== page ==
Over half of renters, 58%, say the Covid-19 pandemic has spurred their desire to get a home loan, according to a survey from Lowe’s released this week. Not only are Australians looking for more space as many spend more time than ever before at home, but mortgage rates are at historic lows.
It’s a great time to buy property with record-low interest rates, but homebuyers are cautioned to avoid these mistakes when shopping for loans. With unprecedented cuts to Aussie home loans and ultra-low interest rates, now could be the ideal time to buy, but buyers have been warned to shop around before committing to a mortgage.
Evaluate if getting a home loan is the best option for you
Not everyone is wants or can afford to be a homeowner and that’s OK. To determine if buying a home is the right choice for you, he recommends asking yourself a few simple questions:
- What is it about owning a home that you cannot achieve through renting?
- How is owning a home directly in line with your core values?
- What would you do with the opportunity cost of the money you are putting toward the home?
- What other goals do you have that may be impacted by buying a home?
You should be looking in the 2s
“You should be looking in the 2s and you shouldn’t be paying in the 3s,” Canstar’s group executive of financial services Steve Mickenbecker said. For those who already own a home, Mr Mickenbecker said mortgage holders should absolutely not be paying in the 3 per cent range.
“They’re old rates. The average rate is 3.37 per cent, that’s way more than people need to be paying now. It makes such a huge difference over the life of your loan,” he said.
Make sure you can afford the total costs of homeownership
Even though interest rates are low, don’t buy more home than you can afford. That includes more than just the down payment and monthly mortgage payment.
Most buyers should factor in other fees and ongoing expenses such as closing costs, homeowners insurance, property taxes, and repairs and maintenance. All together, these can add up to 1% to 2% of the purchase price each year.
Closing costs, which can include home inspection costs, loan application and origination fees and even two months’ worth of property taxes, can also add up. The average closing costs range from about 2% to 5% of the loan amount, and they’re due at the time of purchase.
Make sure the locations you’re looking at stack up
They say location is everything, which is especially true when it comes to making a smart financial decision on your home purchase. To help you buy a home you love – and for the right price – consider:
- how much properties are going for in the suburbs you’re interested in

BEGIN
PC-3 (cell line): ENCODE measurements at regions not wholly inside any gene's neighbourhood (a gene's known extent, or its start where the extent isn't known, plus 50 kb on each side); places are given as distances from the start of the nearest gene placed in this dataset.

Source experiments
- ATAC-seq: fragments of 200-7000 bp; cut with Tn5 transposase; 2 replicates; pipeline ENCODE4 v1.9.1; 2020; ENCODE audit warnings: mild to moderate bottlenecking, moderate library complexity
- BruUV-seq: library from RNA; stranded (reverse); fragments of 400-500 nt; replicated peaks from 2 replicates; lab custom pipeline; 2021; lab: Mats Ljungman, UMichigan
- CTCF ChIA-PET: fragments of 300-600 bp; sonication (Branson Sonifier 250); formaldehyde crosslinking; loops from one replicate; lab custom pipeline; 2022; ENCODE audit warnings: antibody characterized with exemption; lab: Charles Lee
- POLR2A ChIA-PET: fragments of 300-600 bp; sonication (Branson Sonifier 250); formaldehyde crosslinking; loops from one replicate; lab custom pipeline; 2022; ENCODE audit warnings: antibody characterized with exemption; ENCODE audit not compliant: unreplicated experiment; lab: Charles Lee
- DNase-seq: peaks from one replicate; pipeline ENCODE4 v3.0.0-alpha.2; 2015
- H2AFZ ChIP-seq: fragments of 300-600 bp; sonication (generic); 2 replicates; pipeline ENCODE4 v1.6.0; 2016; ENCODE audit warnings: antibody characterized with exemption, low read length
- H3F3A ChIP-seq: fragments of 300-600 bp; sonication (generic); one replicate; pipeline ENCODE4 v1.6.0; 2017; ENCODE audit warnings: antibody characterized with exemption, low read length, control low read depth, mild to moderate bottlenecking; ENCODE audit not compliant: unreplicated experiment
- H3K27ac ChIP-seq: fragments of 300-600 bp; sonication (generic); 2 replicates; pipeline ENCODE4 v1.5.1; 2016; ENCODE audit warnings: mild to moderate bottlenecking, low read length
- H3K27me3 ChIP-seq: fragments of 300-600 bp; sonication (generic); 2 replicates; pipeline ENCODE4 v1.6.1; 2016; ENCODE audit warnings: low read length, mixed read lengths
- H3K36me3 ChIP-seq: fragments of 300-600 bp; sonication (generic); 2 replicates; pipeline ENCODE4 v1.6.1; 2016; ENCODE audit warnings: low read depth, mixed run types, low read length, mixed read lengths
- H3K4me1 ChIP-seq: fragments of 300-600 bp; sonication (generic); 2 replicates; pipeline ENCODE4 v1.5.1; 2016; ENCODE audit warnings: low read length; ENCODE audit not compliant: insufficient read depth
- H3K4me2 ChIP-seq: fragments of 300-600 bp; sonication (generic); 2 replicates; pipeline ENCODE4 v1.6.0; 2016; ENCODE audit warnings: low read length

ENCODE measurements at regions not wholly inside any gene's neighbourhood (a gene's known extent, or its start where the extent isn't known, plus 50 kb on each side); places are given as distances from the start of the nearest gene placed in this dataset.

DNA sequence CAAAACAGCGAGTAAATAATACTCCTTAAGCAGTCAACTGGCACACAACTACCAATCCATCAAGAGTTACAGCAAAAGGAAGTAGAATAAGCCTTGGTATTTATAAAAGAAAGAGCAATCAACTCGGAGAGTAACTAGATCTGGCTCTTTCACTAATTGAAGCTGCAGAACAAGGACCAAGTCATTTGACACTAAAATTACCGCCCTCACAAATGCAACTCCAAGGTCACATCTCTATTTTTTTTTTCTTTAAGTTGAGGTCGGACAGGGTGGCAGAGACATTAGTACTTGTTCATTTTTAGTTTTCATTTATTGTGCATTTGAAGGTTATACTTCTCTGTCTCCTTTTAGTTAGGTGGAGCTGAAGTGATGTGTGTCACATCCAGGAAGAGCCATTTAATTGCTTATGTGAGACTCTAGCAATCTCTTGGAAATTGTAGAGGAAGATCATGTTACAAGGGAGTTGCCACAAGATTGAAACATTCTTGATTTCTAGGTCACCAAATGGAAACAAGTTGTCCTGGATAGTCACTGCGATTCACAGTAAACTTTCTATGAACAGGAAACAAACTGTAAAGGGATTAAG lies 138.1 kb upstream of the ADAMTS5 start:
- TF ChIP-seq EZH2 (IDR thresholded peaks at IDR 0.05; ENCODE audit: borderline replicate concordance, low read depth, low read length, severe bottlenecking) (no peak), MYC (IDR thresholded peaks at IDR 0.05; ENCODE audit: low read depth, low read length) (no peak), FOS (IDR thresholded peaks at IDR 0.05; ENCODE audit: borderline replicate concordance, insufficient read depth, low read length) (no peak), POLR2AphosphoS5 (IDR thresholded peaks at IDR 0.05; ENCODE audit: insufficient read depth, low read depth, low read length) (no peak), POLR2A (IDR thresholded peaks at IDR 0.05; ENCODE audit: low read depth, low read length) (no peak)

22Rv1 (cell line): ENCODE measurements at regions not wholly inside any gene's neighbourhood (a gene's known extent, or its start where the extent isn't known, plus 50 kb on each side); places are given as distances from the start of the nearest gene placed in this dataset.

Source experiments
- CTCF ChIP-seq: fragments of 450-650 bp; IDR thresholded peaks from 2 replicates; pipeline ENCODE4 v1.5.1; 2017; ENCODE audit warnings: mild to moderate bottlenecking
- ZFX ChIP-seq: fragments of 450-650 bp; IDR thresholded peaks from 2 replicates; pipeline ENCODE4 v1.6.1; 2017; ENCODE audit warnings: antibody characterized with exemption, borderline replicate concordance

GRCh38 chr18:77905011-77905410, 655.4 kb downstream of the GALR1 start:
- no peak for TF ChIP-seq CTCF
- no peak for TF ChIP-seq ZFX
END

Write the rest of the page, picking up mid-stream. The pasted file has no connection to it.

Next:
- how far you’re willing to live from family, friends and work
- whether there’s off-street parking and local amenities, such as schools, shops and transport
- whether you’ll need to renovate and if you have the extra funds to do so
- if there is price growth potential in the suburbs you’re looking at
- if there are proposed developments in the area that could impact the value of your home
- what the crime rate is like in the areas you’re keen on
- if you’re moving far away, how the local job market fares.
If you need help gathering some of this information, try speaking to real estate agents who work in the area, or look at real estate companies online. Of course, different features will appeal to different people when looking for a home to live in, so consider what works for you.
Find out whether you’re eligible for home loan
There are a number of ways you may be able to help fund your home purchase. We’ve outlined some options to look into below.
First Home Owner Grant
State governments offer a one-off grant to first home owners who satisfy all the eligibility criteria. If you’re unsure about eligibility, contact your state revenue office and be sure you apply with plenty of time.
Stamp duty concessions
Certain state and territory governments offer additional incentives to first home buyers, some of which involve stamp duty concessions. It’s often worth researching what’s on offer in the area where you’re buying.
First Home Super Saver Scheme
Eligible first home buyers can withdraw voluntary super contributions (which they’ve made since 1 July 2017), to put toward a home deposit. Under the First Home Super Saver Scheme (FHSSS), first home buyers who make voluntary contributions into their super can withdraw these amounts, up to certain limits, in addition to associated earnings, from their super fund to help with a deposit on their first home.
If eligible, the maximum amount of contributions that can be withdrawn under the scheme is $30,000 for individuals or $60,000 for couples.
So if you’re still some way off buying a first home, making voluntary super contributions (as opposed to saving them in a bank account), to access later under this scheme, could produce tax benefits that help you reach your first deposit goal faster.
Don’t worry about missing out, lower rates will linger
It’s not worth rushing into buying a home. Keep in mind that mortgage rates are set to remain low for the next two to three years, so there’s no rush to jump on them now.
Slow down and buy when you are ready. People have been buying houses for a long time, even when interest rates were at 17%. Slow and steady wins the race.
Know where you want to live, speak to lenders and get a pre-approval to give you a good indication that you’re good to go. Be ready to go and keep your eye on the market. If the prices do correct and you say now is the time, you’re good to go.